In this episode of “Terra Firma: Conversations on Commercial Real Estate,” hosts Stacey C. Tyler and Stephen Tanico discuss the evolution of New York City retail leasing with their guest Julia E. Sanabria, partner in the firm’s Real Estate practice. They delve into how the retail market has changed post-COVID, focusing on the rise of experiential retail and the resilience of the restaurant industry. The conversation also explores the negotiation dynamics between landlords and tenants, emphasizing the importance of understanding market-specific provisions, especially for first-time tenants entering the New York City market.


Julia E. Sanabria, Partner, Real Estate
Stacey C. Tyler, Counsel, Real Estate; Deputy Chair, Cannabis Practice
Stephen Tanico, Counsel, Real Estate

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Stacey Tyler: Welcome to Terra Firma Conversations on Commercial Real Estate. I'm Stacey Tyler.

Stephen Tanico: And I'm Stephen Tanico. Stacey and I are real estate attorneys at Lowenstein Sandler. On today's episode, we'll be talking about New York City retail leasing. Joining us in this discussion is Julia Sanabria, a partner in the real estate group here at Lowenstein Sandler and maybe one of the most badass attorneys I've ever met in my entire life, both a proficient retail leaser and big buck hunter.

Stephen Tanico: Thanks for joining us today, Julia.

Julia Sanabria: Thank you so much for having me. It's nice to be here.

Stacey Tyler: Welcome. So, we wanted to start this conversation just kind of broad strokes, thinking about the evolution of the retail market, especially in New York City, since that's primarily where we're practicing and just how that industry has really changed over COVID. We've really been hearing nothing but doom and gloom. And we're just wondering, what have you seen on the ground in this market in the past, you know, several years.

Julia Sanabria: So, I mean, it's definitely changed a lot, post-COVID, but we've stayed really busy in the retail market. I think there are a few things that have just been changing about what landlords are looking for and what tenants are looking for.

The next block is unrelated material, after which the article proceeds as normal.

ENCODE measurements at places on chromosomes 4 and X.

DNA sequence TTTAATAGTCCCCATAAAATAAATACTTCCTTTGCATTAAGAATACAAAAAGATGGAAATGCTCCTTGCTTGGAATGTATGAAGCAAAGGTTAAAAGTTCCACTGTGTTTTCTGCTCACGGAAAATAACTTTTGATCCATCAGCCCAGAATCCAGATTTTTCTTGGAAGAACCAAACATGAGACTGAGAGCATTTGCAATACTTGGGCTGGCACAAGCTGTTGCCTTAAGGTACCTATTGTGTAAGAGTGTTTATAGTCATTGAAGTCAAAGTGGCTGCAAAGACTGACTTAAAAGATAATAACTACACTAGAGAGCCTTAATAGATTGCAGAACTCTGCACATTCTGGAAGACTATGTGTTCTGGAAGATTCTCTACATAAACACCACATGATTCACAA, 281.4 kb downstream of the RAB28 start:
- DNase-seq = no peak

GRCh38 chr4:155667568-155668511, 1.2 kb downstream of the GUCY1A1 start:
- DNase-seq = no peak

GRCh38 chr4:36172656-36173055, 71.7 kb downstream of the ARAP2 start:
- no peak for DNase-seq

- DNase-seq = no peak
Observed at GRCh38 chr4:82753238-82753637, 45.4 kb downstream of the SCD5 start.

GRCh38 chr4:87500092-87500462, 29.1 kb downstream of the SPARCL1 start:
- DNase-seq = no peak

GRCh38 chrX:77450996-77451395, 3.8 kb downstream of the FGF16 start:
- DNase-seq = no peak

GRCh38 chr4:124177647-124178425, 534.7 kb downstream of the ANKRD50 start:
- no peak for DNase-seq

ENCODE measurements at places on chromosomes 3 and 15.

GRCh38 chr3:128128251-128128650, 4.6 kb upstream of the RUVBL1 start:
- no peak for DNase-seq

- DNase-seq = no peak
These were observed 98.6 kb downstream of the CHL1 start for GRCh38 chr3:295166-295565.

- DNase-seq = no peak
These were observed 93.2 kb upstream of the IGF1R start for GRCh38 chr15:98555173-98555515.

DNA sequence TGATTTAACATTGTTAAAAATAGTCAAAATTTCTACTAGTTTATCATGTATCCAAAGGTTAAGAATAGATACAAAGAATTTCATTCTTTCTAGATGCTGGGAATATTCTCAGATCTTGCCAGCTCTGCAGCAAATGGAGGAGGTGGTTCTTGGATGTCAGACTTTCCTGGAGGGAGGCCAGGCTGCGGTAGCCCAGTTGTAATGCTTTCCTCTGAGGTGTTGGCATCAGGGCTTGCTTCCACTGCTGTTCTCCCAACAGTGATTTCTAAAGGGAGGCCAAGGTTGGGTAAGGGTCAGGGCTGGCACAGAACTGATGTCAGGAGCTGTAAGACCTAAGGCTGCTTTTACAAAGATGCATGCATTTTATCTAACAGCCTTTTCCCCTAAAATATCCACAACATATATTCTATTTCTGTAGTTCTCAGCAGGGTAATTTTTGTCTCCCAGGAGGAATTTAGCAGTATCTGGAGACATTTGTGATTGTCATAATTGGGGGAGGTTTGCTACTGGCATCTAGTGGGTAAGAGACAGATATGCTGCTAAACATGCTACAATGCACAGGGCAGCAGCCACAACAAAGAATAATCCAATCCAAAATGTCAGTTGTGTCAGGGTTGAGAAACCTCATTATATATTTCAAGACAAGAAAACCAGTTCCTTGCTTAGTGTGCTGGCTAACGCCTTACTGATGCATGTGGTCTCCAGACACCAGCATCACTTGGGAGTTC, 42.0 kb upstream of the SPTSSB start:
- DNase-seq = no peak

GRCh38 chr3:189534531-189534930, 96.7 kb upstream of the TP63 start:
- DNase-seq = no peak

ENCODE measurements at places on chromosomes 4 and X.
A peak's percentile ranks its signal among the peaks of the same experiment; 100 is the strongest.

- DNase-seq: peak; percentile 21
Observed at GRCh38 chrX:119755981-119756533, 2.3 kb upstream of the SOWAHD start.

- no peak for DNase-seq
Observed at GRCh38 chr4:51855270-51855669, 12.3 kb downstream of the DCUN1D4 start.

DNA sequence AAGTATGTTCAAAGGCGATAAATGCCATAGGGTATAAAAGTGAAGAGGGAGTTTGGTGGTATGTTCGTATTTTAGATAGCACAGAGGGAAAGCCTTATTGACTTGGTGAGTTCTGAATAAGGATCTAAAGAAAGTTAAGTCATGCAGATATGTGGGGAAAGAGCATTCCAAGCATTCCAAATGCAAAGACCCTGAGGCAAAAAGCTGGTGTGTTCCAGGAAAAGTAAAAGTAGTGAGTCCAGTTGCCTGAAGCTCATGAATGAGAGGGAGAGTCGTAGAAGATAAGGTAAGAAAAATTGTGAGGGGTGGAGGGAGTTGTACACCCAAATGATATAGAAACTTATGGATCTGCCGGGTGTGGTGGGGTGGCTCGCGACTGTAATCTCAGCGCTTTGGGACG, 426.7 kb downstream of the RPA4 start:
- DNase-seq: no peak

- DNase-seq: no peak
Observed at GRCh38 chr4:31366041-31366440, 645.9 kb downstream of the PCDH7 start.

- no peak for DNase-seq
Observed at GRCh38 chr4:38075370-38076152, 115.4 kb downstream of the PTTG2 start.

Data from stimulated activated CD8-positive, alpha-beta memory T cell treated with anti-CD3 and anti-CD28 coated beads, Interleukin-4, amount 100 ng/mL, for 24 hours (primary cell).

Where we’ve see in the most growth has been in more experiential retail. So people have really tried to figure out what is it that we could do that you have to do in-person, right? That's not going to be replaced by Amazon Prime or whatever online shopping you use. So we've seen more exhibitions, you know, stores that will have some kind of show associated with it

And the other thing that has remained incredibly busy for us has been restaurants. So, you know, people still like the experience of going to a nice restaurant. Big name chefs in the city still have a huge pull. And interestingly, even though that is an industry that I think suffered more than a lot in the COVID times because people weren't going out to eat, it also meant a lot of space that was already built.

So we had done a lot of restaurant leases before COVID that built out beautiful kitchens, beautiful dining rooms. Unfortunately, the restaurants didn't necessarily survive during COVID because no one was allowed to eat there. But when people came back, it meant that you could, as a chef, take over a space without the huge investment of having to build out your own kitchen.

So we've been seeing restaurant leases really consistently throughout the last couple of years, notwithstanding what you hear on the news.

Stacey Tyler: That's nice to hear, especially for us who like going out to eat.

Stephen Tanico: Now, with those restaurant leases, because those spaces are already effectively constructed, does that change the kind of negotiation that occurs where without that kind of large initial capital investment by either the landlord or the tenant, are you finding it's easier to get a restaurant into a space that already exists or is still seeing some of the same problems or issues that would arise in pre-COVID restaurant full buildout negotiation.